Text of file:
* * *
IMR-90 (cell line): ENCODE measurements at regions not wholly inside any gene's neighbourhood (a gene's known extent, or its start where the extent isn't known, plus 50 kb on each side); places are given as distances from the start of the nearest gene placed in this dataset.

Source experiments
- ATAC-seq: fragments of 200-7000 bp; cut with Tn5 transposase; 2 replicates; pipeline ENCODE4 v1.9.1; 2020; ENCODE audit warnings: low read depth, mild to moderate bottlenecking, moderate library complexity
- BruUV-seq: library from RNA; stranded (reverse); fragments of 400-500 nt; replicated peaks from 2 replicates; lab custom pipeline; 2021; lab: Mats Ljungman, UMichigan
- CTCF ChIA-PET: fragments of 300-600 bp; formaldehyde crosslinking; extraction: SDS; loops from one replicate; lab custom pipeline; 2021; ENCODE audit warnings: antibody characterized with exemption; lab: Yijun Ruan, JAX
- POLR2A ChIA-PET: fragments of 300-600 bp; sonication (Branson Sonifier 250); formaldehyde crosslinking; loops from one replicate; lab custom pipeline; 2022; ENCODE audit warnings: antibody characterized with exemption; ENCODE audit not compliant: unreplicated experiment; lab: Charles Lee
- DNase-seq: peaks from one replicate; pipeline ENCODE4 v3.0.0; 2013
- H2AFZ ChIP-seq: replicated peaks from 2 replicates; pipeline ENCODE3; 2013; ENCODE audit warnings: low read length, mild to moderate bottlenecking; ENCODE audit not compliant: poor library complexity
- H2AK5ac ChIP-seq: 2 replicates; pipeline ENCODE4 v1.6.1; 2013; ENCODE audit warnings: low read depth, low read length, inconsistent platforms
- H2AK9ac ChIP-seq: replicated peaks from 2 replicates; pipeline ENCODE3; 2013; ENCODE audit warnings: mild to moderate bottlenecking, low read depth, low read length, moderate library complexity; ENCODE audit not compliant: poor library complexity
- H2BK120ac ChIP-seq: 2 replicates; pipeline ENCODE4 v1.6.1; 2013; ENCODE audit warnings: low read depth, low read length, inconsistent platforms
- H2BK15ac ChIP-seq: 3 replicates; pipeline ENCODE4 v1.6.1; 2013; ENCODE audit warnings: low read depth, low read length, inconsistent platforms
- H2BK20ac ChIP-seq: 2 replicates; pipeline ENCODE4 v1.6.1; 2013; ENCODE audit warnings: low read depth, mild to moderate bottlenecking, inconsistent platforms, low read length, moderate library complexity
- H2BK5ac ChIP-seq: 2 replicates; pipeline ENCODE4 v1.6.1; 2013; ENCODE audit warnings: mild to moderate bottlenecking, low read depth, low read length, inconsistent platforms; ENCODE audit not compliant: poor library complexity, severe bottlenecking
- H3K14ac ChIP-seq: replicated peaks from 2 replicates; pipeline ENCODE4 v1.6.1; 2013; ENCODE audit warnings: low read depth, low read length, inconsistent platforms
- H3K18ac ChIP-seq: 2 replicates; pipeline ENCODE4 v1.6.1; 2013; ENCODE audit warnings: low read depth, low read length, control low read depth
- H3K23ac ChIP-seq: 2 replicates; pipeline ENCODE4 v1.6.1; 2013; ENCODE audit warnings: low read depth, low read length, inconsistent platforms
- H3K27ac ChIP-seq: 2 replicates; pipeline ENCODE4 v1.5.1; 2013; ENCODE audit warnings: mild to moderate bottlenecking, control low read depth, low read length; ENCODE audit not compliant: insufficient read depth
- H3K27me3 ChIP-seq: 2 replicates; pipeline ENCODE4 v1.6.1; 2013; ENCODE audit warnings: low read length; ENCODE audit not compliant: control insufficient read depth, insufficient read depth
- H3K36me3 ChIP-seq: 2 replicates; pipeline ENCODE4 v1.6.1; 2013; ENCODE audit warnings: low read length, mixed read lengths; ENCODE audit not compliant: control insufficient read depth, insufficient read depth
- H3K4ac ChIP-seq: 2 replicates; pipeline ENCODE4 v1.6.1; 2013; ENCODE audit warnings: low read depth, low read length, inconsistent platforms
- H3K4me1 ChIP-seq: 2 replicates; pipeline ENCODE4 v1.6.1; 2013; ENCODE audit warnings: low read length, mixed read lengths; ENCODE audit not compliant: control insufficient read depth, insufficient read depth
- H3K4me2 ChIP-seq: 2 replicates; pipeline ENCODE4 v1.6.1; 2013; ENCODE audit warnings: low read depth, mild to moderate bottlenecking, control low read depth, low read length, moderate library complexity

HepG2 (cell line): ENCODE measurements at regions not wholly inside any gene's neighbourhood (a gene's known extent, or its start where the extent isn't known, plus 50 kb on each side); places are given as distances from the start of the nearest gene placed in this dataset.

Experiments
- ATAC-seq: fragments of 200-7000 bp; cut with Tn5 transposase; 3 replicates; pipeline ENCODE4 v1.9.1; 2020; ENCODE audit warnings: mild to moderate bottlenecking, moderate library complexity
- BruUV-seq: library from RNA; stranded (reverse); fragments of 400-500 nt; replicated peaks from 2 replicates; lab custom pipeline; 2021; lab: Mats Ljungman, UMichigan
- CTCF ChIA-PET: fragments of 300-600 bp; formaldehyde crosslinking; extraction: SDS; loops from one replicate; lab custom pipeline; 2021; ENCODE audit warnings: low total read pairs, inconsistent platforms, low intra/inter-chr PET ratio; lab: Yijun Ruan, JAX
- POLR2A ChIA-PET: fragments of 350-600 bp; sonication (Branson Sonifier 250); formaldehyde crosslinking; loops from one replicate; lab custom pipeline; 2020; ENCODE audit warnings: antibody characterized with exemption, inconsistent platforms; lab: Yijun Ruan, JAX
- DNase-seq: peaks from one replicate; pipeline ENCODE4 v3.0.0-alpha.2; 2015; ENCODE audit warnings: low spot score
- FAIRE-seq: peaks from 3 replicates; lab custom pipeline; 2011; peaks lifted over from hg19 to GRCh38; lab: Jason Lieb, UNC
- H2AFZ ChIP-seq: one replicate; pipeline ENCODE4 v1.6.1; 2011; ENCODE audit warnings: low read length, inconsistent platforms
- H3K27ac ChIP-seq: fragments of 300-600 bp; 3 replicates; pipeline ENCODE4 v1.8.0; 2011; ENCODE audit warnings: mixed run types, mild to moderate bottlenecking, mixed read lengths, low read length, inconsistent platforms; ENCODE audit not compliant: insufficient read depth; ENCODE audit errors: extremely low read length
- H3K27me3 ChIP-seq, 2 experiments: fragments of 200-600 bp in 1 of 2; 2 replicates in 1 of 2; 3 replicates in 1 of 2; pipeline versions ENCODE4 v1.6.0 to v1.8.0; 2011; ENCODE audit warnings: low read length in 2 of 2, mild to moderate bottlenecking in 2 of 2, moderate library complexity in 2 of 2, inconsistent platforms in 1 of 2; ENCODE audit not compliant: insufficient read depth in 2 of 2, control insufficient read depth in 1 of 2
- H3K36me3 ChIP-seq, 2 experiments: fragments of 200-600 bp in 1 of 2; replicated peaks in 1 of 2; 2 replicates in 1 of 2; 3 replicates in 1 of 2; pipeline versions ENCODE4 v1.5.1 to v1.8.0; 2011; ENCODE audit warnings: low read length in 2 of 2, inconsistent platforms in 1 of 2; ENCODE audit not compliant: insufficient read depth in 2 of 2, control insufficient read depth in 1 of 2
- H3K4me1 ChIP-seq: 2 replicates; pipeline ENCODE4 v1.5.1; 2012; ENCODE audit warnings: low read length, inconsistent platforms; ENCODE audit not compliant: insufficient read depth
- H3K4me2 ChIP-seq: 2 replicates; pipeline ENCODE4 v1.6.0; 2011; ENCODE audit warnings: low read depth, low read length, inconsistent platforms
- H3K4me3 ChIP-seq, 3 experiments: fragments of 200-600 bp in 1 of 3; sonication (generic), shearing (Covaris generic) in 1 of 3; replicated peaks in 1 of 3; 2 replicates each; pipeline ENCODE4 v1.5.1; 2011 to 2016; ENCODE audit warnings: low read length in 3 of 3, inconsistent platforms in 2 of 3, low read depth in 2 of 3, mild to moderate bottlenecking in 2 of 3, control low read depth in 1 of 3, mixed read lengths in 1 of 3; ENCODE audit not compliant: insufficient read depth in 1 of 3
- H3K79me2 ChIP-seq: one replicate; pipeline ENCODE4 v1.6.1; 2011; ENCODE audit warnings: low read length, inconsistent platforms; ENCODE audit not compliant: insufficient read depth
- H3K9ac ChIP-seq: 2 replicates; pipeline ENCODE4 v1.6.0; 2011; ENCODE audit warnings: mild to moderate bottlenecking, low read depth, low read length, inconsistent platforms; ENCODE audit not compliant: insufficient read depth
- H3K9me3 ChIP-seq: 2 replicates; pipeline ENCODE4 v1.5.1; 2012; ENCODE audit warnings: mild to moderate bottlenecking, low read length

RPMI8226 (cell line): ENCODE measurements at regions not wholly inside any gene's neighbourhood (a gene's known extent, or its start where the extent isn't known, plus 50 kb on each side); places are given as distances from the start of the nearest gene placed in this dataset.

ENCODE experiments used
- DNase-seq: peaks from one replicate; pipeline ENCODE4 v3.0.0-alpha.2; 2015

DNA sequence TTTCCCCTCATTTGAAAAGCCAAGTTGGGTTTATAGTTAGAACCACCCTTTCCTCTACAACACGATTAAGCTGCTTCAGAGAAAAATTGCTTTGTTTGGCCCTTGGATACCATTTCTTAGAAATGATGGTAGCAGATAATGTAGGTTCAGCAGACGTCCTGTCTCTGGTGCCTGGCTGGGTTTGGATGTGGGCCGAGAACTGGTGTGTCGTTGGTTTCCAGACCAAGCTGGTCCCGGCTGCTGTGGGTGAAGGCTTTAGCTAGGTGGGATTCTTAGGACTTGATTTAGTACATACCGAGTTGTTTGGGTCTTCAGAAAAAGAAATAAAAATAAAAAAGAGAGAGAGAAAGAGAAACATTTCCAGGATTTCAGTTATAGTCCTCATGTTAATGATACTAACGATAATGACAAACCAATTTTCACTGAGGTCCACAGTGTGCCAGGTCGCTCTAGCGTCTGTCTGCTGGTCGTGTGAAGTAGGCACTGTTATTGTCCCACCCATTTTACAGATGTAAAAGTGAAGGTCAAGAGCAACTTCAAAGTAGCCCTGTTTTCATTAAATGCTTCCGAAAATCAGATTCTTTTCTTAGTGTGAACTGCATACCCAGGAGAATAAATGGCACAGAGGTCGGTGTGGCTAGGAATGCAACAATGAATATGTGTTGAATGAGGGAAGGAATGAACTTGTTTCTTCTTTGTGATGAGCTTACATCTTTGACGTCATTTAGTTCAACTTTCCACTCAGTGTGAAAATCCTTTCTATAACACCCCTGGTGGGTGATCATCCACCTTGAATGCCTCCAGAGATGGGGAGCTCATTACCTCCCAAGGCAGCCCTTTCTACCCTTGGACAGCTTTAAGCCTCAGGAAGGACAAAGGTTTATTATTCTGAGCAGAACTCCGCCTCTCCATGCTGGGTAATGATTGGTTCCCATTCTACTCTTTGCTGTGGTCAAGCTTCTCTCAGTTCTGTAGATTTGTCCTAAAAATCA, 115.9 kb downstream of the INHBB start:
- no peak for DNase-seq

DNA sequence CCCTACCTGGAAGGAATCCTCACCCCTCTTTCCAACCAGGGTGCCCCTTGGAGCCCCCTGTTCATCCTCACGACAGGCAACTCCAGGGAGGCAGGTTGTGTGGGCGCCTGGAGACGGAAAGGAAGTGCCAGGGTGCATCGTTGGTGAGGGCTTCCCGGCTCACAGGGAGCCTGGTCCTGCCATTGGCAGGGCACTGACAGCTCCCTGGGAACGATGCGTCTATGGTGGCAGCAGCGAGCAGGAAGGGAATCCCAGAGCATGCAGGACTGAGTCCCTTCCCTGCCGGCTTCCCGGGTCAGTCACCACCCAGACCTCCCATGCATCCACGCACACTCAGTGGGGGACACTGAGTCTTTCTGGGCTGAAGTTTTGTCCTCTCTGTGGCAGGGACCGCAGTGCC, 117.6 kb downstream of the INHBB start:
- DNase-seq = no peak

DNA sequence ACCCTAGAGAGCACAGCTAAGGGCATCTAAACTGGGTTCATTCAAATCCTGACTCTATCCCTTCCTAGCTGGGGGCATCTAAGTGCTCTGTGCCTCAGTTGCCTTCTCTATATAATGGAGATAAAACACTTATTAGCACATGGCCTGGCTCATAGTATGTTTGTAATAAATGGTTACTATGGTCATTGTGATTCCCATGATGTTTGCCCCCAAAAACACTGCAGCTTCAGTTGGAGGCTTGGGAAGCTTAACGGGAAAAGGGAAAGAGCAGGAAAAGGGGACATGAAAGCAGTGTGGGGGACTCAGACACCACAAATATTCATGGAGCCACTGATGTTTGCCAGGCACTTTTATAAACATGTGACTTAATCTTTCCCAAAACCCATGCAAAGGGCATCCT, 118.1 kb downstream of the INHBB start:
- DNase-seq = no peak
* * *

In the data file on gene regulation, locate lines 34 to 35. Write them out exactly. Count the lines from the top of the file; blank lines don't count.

- H3K27me3 ChIP-seq, 2 experiments: fragments of 200-600 bp in 1 of 2; 2 replicates in 1 of 2; 3 replicates in 1 of 2; pipeline versions ENCODE4 v1.6.0 to v1.8.0; 2011; ENCODE audit warnings: low read length in 2 of 2, mild to moderate bottlenecking in 2 of 2, moderate library complexity in 2 of 2, inconsistent platforms in 1 of 2; ENCODE audit not compliant: insufficient read depth in 2 of 2, control insufficient read depth in 1 of 2
- H3K36me3 ChIP-seq, 2 experiments: fragments of 200-600 bp in 1 of 2; replicated peaks in 1 of 2; 2 replicates in 1 of 2; 3 replicates in 1 of 2; pipeline versions ENCODE4 v1.5.1 to v1.8.0; 2011; ENCODE audit warnings: low read length in 2 of 2, inconsistent platforms in 1 of 2; ENCODE audit not compliant: insufficient read depth in 2 of 2, control insufficient read depth in 1 of 2